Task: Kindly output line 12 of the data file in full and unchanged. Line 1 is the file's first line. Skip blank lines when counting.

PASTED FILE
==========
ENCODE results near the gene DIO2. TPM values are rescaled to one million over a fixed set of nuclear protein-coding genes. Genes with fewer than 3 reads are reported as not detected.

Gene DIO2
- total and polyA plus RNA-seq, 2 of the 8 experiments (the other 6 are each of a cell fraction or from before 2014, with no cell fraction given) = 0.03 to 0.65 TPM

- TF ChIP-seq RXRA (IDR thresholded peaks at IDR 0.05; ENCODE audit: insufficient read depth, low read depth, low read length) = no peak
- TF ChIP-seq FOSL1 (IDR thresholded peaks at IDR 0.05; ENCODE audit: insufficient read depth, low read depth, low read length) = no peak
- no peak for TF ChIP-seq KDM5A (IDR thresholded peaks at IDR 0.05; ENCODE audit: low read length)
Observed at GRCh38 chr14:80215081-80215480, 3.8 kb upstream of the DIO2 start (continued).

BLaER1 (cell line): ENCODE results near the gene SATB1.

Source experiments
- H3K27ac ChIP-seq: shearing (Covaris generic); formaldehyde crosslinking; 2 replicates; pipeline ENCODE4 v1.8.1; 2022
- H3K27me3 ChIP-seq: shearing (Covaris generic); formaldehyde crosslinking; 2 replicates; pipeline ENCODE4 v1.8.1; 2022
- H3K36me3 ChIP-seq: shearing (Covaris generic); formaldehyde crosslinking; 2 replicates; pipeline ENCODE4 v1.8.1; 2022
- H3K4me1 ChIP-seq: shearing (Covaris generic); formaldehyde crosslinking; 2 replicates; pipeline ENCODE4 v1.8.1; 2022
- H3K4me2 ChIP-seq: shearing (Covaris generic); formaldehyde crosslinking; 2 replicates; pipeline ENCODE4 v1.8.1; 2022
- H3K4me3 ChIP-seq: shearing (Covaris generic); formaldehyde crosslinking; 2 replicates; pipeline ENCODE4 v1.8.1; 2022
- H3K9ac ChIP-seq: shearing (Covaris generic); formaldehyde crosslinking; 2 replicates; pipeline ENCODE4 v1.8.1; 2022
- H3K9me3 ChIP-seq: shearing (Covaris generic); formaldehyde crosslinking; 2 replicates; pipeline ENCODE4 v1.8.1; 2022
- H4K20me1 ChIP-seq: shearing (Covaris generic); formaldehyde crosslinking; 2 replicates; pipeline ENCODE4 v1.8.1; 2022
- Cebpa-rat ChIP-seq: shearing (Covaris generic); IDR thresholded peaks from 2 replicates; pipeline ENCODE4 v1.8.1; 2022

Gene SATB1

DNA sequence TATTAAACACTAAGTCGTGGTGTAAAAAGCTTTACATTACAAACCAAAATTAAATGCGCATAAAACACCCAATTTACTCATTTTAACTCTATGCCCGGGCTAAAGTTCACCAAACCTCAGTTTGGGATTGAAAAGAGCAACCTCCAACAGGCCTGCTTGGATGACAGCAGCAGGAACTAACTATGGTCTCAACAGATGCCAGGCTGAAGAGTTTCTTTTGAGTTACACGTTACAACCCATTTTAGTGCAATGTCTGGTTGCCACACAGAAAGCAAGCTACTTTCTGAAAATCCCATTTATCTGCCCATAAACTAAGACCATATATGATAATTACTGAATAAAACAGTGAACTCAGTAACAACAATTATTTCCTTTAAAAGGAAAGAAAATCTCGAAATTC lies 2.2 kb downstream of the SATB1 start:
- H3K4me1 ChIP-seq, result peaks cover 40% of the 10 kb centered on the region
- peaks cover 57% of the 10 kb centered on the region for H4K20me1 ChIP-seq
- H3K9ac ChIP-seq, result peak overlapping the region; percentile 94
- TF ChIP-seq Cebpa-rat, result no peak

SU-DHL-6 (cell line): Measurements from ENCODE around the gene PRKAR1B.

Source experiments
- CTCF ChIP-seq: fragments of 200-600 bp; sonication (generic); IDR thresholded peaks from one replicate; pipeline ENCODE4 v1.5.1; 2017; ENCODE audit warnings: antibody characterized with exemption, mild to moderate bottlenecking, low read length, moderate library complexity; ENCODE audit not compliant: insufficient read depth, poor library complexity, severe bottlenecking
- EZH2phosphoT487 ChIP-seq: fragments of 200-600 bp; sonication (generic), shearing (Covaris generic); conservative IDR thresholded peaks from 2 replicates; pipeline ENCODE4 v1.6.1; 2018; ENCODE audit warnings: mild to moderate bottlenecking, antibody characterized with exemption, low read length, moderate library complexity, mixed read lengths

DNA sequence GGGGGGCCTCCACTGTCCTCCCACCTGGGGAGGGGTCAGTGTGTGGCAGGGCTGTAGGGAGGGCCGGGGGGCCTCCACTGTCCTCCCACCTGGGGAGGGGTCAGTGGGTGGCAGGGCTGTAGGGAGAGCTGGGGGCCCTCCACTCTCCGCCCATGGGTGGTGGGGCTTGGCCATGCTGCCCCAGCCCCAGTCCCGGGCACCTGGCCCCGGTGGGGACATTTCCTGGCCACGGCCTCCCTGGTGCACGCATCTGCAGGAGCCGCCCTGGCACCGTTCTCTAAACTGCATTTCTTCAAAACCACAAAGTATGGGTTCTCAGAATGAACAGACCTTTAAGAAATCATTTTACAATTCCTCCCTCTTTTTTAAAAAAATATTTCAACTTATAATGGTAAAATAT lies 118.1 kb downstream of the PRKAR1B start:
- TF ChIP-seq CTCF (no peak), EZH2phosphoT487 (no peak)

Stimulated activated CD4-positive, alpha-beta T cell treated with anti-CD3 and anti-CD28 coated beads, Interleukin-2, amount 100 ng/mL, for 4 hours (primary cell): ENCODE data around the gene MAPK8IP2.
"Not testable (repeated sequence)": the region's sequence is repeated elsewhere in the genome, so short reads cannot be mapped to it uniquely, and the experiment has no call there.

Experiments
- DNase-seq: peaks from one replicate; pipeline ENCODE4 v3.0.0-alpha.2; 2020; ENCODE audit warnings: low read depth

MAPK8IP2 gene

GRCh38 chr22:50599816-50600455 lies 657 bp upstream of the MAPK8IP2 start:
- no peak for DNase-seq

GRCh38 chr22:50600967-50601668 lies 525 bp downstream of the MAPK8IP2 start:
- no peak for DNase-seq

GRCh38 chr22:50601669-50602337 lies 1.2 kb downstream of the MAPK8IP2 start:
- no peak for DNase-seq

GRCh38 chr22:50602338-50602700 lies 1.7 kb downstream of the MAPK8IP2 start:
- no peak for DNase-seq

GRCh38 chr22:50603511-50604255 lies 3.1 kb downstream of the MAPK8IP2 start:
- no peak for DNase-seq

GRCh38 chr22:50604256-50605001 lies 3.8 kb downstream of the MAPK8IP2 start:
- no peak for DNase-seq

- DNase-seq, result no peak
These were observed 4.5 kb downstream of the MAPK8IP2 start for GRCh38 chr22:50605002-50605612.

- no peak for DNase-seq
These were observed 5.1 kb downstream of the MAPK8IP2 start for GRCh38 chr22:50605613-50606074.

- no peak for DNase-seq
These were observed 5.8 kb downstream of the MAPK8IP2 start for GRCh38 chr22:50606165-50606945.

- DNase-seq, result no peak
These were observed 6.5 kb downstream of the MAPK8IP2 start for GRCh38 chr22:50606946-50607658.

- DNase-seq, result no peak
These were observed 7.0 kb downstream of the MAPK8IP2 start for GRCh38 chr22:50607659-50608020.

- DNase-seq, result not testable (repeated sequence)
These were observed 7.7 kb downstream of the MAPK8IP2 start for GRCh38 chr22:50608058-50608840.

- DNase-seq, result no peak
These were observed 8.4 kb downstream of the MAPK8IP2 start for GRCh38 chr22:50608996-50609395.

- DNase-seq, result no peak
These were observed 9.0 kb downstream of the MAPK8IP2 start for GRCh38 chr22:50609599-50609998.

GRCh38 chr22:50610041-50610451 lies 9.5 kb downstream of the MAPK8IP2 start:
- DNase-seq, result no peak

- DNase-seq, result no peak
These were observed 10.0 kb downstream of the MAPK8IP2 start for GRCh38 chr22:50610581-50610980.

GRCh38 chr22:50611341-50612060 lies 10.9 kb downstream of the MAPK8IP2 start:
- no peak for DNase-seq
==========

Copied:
- H3K36me3 ChIP-seq: shearing (Covaris generic); formaldehyde crosslinking; 2 replicates; pipeline ENCODE4 v1.8.1; 2022